For most industrialised countries, the 20th century brought great strides in health and life expectancy, access to education and social services, civil rights and equity, and material prosperity. 

During this period, the prevailing thought was that material prosperity was the essential gateway to social progress and individual quality of life.

This model of development has become an article of faith among rich and poor countries alike.

To be sure, a certain standard of material wealth for individuals and nations is necessary for many essential needs, such as health care, education, housing and good nutrition. But is the emphasis on economic growth as the leading measurement of a society’s progress really working well for us?

Many think that we can do better, and not just those outside the economic mainstream. When the head of global markets at Deutsche Bank calls on us to re-think the economic models of the 20th century, for example, we should listen carefully.

There are at least three reasons to be sceptical of economic strategies that focus heavily on increasing the material wealth of already affluent nations such as Australia.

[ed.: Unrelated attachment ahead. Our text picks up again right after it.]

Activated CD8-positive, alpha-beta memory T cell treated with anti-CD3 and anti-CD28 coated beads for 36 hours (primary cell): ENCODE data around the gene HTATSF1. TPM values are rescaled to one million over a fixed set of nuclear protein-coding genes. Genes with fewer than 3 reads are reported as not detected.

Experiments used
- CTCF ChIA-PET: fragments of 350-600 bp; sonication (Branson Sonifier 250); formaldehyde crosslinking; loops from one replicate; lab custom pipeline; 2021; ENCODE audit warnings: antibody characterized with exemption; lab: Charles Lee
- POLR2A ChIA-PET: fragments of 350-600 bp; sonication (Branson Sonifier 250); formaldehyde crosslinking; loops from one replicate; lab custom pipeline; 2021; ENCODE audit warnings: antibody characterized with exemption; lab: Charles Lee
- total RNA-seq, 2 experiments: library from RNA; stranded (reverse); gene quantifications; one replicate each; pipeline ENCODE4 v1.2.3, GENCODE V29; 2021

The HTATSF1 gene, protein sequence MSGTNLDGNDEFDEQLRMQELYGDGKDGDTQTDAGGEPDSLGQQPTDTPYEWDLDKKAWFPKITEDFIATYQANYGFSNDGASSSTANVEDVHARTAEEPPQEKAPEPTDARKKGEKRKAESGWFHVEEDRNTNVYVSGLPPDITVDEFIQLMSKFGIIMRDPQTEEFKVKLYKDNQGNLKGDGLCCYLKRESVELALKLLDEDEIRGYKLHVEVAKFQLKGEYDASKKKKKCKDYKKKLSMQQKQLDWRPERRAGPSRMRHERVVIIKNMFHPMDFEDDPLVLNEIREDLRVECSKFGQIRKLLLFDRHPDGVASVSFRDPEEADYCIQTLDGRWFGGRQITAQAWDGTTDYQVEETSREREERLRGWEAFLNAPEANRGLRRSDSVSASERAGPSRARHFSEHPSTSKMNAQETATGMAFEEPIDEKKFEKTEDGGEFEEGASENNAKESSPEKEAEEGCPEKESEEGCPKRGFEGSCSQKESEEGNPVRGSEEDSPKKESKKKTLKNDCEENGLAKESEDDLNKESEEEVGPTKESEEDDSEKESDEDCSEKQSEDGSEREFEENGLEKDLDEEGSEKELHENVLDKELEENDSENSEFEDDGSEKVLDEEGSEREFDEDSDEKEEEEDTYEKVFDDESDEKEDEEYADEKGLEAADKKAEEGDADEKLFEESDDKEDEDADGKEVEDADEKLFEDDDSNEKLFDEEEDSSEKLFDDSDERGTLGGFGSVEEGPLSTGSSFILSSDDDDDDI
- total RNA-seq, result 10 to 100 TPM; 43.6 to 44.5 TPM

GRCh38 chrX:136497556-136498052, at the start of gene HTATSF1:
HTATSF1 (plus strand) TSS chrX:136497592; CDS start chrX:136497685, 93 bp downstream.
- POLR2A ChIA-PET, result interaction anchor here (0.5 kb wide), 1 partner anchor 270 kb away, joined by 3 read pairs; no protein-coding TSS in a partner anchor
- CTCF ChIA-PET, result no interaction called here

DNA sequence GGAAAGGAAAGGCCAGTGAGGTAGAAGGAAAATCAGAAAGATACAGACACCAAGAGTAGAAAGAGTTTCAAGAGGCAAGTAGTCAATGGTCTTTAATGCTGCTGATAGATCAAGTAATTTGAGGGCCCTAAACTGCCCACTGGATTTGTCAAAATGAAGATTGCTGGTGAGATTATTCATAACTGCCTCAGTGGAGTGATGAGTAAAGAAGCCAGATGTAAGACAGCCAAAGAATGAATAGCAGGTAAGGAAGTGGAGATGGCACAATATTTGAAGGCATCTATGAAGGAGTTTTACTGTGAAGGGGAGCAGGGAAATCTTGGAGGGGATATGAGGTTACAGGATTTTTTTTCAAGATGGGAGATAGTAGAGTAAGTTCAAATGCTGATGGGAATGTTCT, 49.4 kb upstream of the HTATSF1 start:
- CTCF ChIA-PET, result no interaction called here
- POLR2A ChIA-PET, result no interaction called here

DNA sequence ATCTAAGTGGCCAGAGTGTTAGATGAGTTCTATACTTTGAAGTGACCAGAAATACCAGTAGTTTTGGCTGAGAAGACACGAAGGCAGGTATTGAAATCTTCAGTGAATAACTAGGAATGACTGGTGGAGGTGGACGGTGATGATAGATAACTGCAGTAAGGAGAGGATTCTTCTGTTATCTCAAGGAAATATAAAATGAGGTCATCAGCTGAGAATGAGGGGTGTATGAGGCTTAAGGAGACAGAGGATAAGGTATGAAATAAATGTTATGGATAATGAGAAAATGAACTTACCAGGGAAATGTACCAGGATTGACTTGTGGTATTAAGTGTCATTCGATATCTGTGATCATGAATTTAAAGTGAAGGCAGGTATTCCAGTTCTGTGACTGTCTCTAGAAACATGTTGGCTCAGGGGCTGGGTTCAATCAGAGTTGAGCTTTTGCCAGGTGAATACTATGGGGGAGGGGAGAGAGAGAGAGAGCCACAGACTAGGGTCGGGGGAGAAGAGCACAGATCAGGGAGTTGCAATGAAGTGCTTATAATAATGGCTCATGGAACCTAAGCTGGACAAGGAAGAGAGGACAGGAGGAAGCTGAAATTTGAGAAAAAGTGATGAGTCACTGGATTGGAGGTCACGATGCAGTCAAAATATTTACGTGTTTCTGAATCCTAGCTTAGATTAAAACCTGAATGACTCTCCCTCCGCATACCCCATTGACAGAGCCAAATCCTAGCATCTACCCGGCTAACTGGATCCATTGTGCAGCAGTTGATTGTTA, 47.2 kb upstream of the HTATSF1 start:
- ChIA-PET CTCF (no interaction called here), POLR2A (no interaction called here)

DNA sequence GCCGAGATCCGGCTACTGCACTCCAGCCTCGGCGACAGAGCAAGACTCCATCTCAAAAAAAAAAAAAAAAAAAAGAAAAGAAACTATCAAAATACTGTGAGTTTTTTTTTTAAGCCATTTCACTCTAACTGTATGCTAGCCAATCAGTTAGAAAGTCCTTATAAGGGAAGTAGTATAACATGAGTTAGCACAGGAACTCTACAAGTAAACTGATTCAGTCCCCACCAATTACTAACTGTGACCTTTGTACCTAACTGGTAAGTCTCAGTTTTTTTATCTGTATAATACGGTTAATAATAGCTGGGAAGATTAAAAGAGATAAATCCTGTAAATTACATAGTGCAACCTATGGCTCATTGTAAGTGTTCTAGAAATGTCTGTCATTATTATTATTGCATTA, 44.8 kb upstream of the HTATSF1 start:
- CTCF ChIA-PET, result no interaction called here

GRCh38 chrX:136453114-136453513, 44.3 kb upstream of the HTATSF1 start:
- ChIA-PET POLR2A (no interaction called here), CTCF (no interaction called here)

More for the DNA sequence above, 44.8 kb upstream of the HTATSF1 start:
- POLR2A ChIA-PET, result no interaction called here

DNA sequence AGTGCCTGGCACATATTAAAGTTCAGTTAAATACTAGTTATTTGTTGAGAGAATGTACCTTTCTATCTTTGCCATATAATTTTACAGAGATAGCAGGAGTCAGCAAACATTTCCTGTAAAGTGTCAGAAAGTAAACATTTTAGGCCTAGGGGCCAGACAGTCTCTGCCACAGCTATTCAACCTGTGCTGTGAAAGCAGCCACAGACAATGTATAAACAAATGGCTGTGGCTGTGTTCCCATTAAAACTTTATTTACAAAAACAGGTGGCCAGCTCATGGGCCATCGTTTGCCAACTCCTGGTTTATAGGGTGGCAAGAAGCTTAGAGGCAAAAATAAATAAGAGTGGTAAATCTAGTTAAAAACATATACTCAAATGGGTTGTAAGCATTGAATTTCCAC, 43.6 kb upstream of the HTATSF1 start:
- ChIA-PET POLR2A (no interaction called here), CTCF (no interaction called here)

First, ongoing increases in wealth in affluent countries are no longer leading to improvements in people’s actual quality of life. Even as consumption goes up, wealthy countries are struggling with so-called ‘diseases of affluence’, such as depression, social isolation, stress and overwork, obesity, and erosion of community connections.

Finally, and most interestingly, some countries seem to have succeeded in providing very high levels of wellbeing without high levels of material wealth. In Costa Rica, for example, people lead long, healthy lives and report high degrees of personal satisfaction, despite Costa Rica having far less wealth than most industrialised nations.

For Australia, the critical economic challenge is no longer how to increase the production of goods and services. Many of the things that Australians desire – leisure time, vibrant communities, a thriving natural environment, a sense of purpose and wellness in our lives – will not flow automatically from a growing economy. We need a new approach: not one framed in opposition to economic growth, but one that is actively better than growth.

 

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